• Mount, 4 associated screws, 8 tiny golden donuts (2 not pictured, lost)*
  • Internal platform (in picture turned right side up with red dot facing you) + front lens plate, three associated screws and lens cover (2 pieces)
  • Lens element + large spring
  • Lens element holder and three associated screws
  • Small spring (not pictured–lost)
  • Tiny metal ball (not pictured–lost)

* I have no clue what these were for :/



The order you disassemble the BCL is to: detach mount –> detach lens element holder –> detach front lens plate. If you do this, you end up with a bare internal platform. Reassembly is not difficult as the BCL is wonderfully simple, but if you want to reduce the amount of vignette then you need to file down the internal platform (A) and/or the front lens plate (B). I ended up filing less than 1 mm off the internal platform and a little more than 1 mm off the front lens plate. Remember: once you do this (and depending on how much you file away), the opening of the front lens plate will become too large to be covered using the sliding cover and you end up with two gaps. So if you still want to be able to close the BCL to protect the lens element, then I suggest you do not remove the front lens plate and go with the “heavy vignette” option. Honestly, I probably would have done this if I had known better, but once I filed down the opening it was too late. Also, if you leave the front lens cover intact then there is no reason to file down the internal platform. The other plus side of not altering the plastic is that you can switch back to wide angle amazing if you get tired of the macro hack.


(A) Bare internal platform and file


(B) Front lens plate and file

After you have filed the internal platform and/or the front lens plate, turn the internal platform upside down (red dot down) and place the lens element inside its holder with the small opening facing you (C).


(C) Lens element reversed and placed inside internal platform

Then attach the lens element holder to the internal platform using the three tiny screws provided (D).


(D) Lens element holder attached to internal platform

If you have taken the front lens plate off for filing then the next step will be to attach it back to the internal platform using another set of three very tiny screws (E).


(E) Front lens plate attached to the internal platform

Finally line up the mount as pictured below (F), attach it to the internal platform using the four larger, but still very small screws, and presto! you are done! (G)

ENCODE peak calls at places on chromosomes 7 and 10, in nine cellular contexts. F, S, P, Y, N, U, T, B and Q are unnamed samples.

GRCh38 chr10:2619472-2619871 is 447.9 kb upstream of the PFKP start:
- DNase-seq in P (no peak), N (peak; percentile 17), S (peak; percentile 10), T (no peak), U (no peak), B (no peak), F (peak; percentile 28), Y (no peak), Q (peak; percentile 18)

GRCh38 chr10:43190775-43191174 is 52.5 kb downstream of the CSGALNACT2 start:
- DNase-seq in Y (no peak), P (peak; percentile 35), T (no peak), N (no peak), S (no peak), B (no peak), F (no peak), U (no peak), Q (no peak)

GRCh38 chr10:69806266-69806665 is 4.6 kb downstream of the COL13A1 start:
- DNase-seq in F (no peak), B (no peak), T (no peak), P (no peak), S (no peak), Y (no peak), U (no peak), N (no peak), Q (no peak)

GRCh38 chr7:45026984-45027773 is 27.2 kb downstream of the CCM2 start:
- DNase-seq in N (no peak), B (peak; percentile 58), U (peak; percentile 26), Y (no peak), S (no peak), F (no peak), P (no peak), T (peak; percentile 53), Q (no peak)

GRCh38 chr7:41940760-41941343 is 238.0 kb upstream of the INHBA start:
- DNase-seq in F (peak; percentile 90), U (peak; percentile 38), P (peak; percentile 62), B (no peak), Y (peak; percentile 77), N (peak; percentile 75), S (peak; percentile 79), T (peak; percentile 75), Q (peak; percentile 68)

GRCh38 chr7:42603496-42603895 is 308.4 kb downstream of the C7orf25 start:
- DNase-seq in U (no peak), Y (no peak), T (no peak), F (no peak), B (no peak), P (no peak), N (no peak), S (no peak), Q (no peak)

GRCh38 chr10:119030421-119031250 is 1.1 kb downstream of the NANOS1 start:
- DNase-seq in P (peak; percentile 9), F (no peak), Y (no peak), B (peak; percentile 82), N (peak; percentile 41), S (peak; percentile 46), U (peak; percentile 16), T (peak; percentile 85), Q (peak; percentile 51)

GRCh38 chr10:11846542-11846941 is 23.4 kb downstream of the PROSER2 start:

(F) Lens mount and internal platform


(G) Lens mount attached to internal platform

It really is insanely simple … especially if no filing is done. Take the BCL apart, flip the lens element, and put it back together. I ended up not needing either of the springs, the tiny ball,  or the two pieces of plastic that make the lens element cover. If you plan to use the lens cover then do not mess with the tiny spring and ball as these are needed for the lever to function. In this scenario, the only thing you will not use is the large spring. I am planning to write more about the details of how this lens performs in the very near future (probably post tomorrow). I am actually extremely surprised by the BCLmacro’s sharpness.


Oh what a world!

The image quality is nowhere near that which you would get with a dedicated macro lens … it is still the body cap lens after all, BUT if all images were cookie cutter sharp, photography would be an extremely boring art form. I started out a big fan of the BCL and this modification has only added fuel to the flames of my love for this unique lens. If you do decide to try this out, I want to state (even though it should be common sense) that I am in no way responsible for you ruining your body cap lens or injuring yourself during any part of this process. As always, innovate at your own risk. To help you decide whether this is something you are interested in, I will leave you with sample photos which have been processed to taste in LR4. I have created a Flickr group dedicated to this hack, and if you are brave enough to convert PLEASE share your photos! Thank you for dropping by! Hope you have an amazing time with this strange (almost) macro =)

Sam D.

Sample Photos




Some photos look great with the heavy vignette.. especially in B&W




Considering what this is … bokeh is surprisingly good!





If photo is cropped, vignette and color fringing are negligible

P.S.: the working distance of the BCL macro is approximately 7 cm, so you have to get in really close. BUT you can effectively use the kit flash to counter the shading you will experience at this proximity… Also, the DOF is about 1 mm, so working in magnifying mode is your best bet. More on this in tomorrow’s post.

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Chris Gampat

Chris Gampat is the Editor in Chief, Founder, and Publisher of the Phoblographer. He also likes pizza.